Virginia Beach invites residents into city budget planning process
What if citizens had complete control over their city budget? No holds barred, no dreams too big or small. In this world, citizens get to shift money around, fund their most burning desires and lay off the items they feel get too much attention.
While this scenario sounds like a complete fantasy, one Virginia city is shifting this dream one step closer to reality. Sort of. Government officials in Virginia Beach, Va., started searching as long as a decade ago for a tool or program that allowed residents to engage with the city’s budget. About two years ago, they stumbled across Balancing Act.
Balancing Act is an interactive website that allows users to try their hand at allocating funds while requiring them to balance spending and revenue. This is all done online through a website created specifically to meet the city’s needs.
“We’re constantly trying to improve our citizen outreach, particularly with the budget process,” Virginia Beach Budget and Management Services Administrator Jonathan Hobbs said. “We host plenty of town halls on the topic, but you only reach a certain segment of the population through meetings in a physical location. We wanted to give people another vehicle to engage, and that’s what Balancing Act does.”
Designed to open citizen’s eyes to the challenges faced when creating a budget, the tool sparks a conversation between residents and local officials about how money should be divvied up amongst the needs of the city.
“Sometimes when you say $1 billion, it seems like a large number,” Hobbs said. “But when you break it down and see what it takes to run a municipality of this size, it puts that number into perspective. People have learned a lot about the budget process through this; it’s sparked conversation.”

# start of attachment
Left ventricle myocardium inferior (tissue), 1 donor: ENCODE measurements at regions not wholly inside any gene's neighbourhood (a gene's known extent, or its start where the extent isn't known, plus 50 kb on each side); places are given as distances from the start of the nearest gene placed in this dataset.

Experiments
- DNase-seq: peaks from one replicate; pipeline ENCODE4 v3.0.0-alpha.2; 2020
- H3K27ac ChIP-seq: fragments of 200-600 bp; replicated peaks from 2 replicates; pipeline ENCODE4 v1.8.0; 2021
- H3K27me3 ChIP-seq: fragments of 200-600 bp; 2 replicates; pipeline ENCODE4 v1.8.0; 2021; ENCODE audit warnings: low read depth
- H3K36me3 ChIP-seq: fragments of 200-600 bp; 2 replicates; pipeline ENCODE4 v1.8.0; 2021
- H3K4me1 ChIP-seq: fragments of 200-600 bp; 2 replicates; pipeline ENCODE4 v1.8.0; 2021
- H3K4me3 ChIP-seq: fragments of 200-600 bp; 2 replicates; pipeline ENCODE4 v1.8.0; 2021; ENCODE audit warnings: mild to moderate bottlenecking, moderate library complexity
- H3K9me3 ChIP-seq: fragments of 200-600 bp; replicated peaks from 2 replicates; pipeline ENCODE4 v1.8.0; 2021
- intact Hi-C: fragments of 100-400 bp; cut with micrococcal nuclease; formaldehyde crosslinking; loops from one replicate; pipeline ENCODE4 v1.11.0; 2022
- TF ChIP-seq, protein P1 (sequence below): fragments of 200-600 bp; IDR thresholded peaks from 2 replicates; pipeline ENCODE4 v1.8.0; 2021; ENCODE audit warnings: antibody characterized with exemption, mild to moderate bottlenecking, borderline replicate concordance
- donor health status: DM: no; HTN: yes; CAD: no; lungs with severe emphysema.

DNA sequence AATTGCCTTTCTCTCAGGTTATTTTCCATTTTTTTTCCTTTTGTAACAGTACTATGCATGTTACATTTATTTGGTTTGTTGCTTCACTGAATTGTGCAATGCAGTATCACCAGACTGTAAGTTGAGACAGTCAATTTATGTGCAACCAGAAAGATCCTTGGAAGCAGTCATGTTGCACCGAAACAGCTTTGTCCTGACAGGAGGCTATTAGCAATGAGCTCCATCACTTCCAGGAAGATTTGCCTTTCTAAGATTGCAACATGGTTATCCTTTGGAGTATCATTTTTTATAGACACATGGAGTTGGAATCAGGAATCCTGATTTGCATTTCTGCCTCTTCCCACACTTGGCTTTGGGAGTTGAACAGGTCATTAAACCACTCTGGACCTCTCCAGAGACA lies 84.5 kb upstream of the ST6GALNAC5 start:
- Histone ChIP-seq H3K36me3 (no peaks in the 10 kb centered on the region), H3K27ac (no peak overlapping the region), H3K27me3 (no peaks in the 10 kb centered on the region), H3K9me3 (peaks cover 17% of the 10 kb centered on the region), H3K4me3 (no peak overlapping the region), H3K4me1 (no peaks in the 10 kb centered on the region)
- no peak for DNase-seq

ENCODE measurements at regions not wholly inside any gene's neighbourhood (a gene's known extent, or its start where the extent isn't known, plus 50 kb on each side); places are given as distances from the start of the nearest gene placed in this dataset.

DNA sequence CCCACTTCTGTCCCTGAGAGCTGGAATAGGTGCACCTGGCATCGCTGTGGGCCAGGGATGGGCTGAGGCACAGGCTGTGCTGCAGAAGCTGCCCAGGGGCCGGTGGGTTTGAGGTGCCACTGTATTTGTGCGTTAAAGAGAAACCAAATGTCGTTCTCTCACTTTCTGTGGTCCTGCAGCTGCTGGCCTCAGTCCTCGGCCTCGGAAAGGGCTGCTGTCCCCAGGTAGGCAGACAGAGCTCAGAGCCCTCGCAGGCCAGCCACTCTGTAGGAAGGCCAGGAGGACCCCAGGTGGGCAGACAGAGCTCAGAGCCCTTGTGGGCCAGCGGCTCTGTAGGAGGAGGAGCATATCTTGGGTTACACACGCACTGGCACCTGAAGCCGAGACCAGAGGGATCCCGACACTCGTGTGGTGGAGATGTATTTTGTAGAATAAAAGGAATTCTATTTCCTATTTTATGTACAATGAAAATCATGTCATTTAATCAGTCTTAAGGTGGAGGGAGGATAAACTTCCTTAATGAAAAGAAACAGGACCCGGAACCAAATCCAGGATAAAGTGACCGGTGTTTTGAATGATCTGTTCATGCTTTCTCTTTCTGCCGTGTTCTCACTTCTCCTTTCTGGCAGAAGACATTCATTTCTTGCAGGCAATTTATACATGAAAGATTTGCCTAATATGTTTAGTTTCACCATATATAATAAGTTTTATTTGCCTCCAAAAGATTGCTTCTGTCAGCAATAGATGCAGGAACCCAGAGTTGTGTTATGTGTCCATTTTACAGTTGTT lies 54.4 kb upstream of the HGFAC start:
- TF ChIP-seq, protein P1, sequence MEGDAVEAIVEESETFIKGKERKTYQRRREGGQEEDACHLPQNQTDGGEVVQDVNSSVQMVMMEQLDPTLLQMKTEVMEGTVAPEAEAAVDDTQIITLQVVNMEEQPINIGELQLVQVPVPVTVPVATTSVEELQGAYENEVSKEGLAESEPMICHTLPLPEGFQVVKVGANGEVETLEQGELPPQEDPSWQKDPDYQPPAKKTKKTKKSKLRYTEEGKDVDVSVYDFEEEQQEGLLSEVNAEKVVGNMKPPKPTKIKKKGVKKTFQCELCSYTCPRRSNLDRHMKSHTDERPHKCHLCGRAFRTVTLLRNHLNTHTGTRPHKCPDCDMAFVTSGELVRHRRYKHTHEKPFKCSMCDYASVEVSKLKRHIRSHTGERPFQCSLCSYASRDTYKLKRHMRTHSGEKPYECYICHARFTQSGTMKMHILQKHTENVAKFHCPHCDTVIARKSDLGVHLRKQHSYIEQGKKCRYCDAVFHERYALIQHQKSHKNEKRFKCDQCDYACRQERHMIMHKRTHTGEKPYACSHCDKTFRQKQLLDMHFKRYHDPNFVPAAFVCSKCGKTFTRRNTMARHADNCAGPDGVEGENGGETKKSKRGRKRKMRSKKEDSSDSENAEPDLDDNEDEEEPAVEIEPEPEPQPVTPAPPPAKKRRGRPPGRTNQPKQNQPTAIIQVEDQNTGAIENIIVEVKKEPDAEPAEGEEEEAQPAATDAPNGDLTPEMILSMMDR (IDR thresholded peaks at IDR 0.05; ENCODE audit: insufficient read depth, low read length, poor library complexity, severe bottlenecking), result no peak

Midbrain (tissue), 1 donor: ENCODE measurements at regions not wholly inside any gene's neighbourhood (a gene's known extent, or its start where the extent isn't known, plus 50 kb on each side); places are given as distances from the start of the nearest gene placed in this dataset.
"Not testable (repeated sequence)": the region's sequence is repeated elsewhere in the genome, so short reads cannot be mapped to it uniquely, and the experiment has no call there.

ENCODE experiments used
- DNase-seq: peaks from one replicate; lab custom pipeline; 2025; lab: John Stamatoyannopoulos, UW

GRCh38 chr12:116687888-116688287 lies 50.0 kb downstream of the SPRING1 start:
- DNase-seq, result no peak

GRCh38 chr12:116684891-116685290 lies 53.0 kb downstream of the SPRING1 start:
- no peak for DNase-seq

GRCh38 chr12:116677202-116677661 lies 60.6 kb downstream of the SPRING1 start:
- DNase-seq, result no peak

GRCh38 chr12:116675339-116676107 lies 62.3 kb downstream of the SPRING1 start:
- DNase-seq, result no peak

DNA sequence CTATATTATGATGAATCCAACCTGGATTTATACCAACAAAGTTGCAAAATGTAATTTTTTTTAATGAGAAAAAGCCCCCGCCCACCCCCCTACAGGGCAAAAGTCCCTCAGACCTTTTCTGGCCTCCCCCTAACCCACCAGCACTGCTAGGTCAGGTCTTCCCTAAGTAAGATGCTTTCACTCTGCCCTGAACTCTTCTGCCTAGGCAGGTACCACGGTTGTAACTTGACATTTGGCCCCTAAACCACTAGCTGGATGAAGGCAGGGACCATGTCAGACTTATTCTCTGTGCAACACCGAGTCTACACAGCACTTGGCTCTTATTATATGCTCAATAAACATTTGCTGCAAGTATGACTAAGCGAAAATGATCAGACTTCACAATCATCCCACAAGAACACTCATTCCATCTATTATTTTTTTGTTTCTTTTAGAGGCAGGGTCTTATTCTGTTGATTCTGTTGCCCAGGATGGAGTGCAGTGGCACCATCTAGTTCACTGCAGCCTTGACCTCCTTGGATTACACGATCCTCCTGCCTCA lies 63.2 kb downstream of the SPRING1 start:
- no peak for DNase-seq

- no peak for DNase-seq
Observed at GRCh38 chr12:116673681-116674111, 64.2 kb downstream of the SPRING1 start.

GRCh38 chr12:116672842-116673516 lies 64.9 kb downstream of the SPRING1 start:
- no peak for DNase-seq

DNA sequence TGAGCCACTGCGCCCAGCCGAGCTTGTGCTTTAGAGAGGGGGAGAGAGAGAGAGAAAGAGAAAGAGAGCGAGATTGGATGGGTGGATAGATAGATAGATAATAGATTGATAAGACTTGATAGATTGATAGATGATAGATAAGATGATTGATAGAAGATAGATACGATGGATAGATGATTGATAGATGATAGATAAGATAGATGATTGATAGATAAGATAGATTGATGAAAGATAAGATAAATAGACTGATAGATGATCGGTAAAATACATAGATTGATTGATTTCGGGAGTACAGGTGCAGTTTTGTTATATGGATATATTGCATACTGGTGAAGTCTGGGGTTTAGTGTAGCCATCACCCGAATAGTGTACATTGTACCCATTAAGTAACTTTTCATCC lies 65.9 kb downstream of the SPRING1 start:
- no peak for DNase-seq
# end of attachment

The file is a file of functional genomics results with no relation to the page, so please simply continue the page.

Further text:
The website features a big circle chart with bold colors outlining each of the city’s needs, including local economic growth, capital projects, a rainy day fund and taxes on local amenities such as hotels, restaurants and real estate. Users may click on any item in the budget and decide to raise or lower the allocation to meet their desires. When they’re done, so long as the budget is balanced, they have the option to submit their suggestions to the city for consideration.
Virginia Beach has used Balancing Act for two fiscal cycles. The website is rolled out when the city budget is presented to council members in March, and citizens have almost two months to play with the numbers and submit feedback to officials.
“One of the best things about Balancing Act is it doesn’t allow you to submit an unbalanced budget,” Hobbs said. “Balancing Act is a teaching tool that allows people to get involved and learn more about the budget, but it also allows them to engage and give that feedback to the city council.”
Over the last two budget cycles, the site has been viewed nearly 5,000 times and 128 budgets have been submitted. Hobbs said submitted budgets are taken seriously and citizen feedback is important.
“A week or two prior to the budget vote, we compile the information from the website and the city council has an opportunity to review it,” Hobbs said. “This site is one of a multitude of ways citizens have to interact with city council, but (it) hits a group of people who might not ever engage in a public setting.”
Feedback from the website combined with citizen comments at town halls and other venues contribute to the council’s ultimate decision regarding the budget. Most recently, Hobbs said, an outcry heard across all mediums prompted council members to decide to allocate more funding toward the improvement and reconstruction of stormwater projects across the city.
Another selling point of Balancing Act, Hobbs said, is the ability for local governments to remain completely transparent with their citizens and for citizens to understand the complexities of budgeting in a simple way.
“Being transparent is important to our council, and this lets us do that in an easy way,” Hobbs said. “The website is very intuitive. That’s what we liked about it. It’s a powerful tool, but it’s not overly complicated and people can figure it out easily.”
Cities looking to add a layer of transparency and citizen engagement they’ve been lacking might look into Balancing Act, Hobbs said.
“Based on our experience, this tool has been nothing but positive,” he said. “The cost in relative terms is minimal for the tool that you’re getting. Some people like to engage in face-to-face conversations and others prefer to play junior budget analyst online, and that’s OK. Either way, we want to hear your input.”
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